The strain that films like “Green Book,” “Hidden Figures,” and “The Blind Side,” encounter is that they are served as simplified feel good movies for popular audiences about race, wrapped in star talent and production to lift it into awards season.
The conflicts in such race centric movies often suffer from predictability and cliché grooved character types. Ah yes, a 1960’s Italian American from the Bronx with prejudicial views of African-Americans. Oh look, his interactions with a uniquely accomplished musician who is African-American have now softened his prejudicial views. The over-emphasis on this type of progress is often a de facto white washing of history to glorify the role and pure intentions of white characters. It minimizes their faults, painting a warm and fuzzy picture of hope while creating a false notion of what racial progress looks like.
These easily digestible films cause other directors and writers to create films that might be viewed as a jerking, well-deserved over-correction; films like “12 Years a Slave” and “Selma” for instance. “Selma,” greatly minimizes Lyndon Johnson’s central role in pushing for Civil Rights reform, because the director did not want to glorify the actions of a white character in any way that might take away from Dr. King’s pivotal story. “12 Years a Slave” is an unrelentingly depressing film because it is written as a counter-mainstream narrative that doesn’t treat slavery and discrimination as a bygone era, nor illustrate progress and reparation for the sins of slavery and its later iterations.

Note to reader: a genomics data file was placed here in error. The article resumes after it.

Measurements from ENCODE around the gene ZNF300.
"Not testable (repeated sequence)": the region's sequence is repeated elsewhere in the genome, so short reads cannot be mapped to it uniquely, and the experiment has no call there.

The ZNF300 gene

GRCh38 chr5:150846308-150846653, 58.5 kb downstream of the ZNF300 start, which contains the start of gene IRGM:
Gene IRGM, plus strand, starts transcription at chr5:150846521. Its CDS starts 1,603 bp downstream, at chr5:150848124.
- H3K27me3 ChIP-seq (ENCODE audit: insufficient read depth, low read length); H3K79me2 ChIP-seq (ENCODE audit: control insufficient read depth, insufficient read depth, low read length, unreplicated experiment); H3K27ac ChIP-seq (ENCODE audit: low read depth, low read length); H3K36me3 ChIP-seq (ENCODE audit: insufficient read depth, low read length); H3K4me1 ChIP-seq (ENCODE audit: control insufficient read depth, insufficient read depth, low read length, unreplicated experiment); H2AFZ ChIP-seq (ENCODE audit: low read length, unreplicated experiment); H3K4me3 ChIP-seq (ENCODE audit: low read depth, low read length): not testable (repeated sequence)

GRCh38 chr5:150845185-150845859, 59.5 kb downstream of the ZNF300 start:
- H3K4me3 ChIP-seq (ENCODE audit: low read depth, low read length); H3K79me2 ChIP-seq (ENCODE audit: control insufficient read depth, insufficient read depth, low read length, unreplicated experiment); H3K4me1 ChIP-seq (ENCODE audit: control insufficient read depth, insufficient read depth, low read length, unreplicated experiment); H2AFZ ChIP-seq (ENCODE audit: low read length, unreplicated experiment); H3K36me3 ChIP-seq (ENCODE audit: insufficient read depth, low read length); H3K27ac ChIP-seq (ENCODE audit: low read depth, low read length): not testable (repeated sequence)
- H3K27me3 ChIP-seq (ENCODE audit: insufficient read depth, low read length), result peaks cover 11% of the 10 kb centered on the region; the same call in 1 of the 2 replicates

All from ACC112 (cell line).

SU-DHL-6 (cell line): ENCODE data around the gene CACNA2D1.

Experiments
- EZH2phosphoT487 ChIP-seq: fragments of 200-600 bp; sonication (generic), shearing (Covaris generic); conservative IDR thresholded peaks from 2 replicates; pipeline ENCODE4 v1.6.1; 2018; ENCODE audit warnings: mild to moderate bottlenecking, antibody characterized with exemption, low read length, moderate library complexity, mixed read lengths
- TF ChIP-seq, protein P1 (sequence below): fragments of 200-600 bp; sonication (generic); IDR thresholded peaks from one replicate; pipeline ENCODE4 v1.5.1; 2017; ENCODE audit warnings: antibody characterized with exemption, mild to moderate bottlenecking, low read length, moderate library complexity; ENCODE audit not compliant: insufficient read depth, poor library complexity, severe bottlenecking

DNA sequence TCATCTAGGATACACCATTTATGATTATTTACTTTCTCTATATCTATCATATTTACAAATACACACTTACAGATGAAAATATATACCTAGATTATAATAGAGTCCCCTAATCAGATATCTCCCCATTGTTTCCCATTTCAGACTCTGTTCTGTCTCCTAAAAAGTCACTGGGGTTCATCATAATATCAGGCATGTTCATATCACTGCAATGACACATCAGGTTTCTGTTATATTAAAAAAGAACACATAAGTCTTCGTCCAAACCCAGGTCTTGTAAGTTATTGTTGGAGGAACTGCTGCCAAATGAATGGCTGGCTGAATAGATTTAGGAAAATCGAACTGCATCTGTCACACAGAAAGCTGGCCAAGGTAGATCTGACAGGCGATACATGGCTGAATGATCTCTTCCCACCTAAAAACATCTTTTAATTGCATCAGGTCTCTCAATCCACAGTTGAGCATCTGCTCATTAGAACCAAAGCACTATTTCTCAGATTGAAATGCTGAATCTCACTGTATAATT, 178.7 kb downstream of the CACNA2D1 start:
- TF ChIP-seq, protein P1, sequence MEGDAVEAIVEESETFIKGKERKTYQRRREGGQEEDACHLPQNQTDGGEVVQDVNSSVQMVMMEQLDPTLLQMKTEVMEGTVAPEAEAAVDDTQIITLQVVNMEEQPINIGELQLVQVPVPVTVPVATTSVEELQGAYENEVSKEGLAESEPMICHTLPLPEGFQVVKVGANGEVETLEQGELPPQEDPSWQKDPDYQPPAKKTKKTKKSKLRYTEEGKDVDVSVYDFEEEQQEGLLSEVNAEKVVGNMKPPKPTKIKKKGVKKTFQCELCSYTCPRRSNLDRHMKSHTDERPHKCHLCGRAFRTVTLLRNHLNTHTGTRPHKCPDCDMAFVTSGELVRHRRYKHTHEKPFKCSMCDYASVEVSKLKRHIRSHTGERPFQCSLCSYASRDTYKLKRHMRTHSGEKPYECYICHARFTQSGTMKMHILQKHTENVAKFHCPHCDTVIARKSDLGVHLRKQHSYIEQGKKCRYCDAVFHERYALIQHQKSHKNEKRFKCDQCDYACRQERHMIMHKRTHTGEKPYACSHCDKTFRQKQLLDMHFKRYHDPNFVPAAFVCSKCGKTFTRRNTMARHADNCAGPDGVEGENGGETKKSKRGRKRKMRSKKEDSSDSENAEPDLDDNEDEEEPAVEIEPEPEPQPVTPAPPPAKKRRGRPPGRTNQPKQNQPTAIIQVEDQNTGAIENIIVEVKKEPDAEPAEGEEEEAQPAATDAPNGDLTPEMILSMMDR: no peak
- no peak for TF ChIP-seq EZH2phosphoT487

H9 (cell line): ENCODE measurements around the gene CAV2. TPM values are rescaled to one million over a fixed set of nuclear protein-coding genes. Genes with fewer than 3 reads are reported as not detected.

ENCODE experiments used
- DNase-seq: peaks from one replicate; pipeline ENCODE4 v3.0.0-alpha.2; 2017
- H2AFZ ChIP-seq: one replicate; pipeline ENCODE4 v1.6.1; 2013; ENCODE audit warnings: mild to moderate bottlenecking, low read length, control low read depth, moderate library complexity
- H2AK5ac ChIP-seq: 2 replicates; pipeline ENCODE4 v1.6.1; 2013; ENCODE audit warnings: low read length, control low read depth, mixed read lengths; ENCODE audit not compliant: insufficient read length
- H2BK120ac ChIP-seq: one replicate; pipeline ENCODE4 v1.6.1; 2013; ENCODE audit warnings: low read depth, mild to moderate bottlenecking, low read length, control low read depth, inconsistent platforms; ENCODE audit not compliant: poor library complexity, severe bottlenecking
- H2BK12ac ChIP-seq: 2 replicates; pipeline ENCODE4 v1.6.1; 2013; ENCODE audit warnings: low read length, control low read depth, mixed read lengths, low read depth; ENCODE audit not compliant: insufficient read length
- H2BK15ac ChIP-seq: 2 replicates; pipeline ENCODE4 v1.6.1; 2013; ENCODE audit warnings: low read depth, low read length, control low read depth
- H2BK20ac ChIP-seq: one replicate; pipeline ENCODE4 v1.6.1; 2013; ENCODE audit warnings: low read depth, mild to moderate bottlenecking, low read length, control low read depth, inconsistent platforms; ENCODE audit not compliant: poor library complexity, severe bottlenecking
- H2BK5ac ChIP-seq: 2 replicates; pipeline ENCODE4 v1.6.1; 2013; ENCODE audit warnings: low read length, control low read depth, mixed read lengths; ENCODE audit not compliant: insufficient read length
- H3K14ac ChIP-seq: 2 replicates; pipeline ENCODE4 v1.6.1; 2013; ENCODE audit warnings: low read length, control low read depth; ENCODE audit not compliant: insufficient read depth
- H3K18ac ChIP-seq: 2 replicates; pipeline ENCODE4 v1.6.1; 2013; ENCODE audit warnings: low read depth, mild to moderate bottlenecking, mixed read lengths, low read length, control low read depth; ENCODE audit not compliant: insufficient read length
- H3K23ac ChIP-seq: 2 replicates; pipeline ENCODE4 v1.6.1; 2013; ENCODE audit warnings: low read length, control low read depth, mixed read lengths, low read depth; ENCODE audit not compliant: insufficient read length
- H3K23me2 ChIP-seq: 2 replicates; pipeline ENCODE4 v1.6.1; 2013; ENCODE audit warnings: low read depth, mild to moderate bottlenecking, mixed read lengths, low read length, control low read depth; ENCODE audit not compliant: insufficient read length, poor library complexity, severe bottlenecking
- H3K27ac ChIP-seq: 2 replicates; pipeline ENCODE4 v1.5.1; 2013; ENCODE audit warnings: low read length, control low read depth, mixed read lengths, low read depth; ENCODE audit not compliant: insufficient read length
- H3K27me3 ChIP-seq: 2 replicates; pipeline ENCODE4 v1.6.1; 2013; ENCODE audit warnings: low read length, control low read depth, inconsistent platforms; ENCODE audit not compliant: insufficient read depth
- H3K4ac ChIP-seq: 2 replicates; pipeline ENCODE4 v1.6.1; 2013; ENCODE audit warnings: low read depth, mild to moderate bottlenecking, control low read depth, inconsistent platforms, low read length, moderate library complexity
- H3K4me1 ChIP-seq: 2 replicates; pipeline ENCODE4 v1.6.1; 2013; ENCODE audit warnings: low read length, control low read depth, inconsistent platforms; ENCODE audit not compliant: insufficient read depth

“Hidden Figures,” has inspiring scenes, but begs a shrugging “meh” in terms of its lasting impact, its cultural importance, and its creative cinematic worth. Ahistorical, half-true feel good films with contrived sequences tend to indulge an empty feeling upon closer examination, which only gets worse as the trope is made more redundant. What can mitigate this feeling is when a movie offers unexpected scraps or novelty.
“Green Book” hits the marks of creative novelty better than most of its similar contemporaries. Musical integration, small twists in development, and solid performances from Mahershala Ali and Viggo Mortensen hold things in place where other films might crumble beneath the under-your-nose righteousness rife in this genre. While not avoiding the pitfalls of its comparable films, “Green Book” suspends a mirage of charm just high enough to make it enjoyable.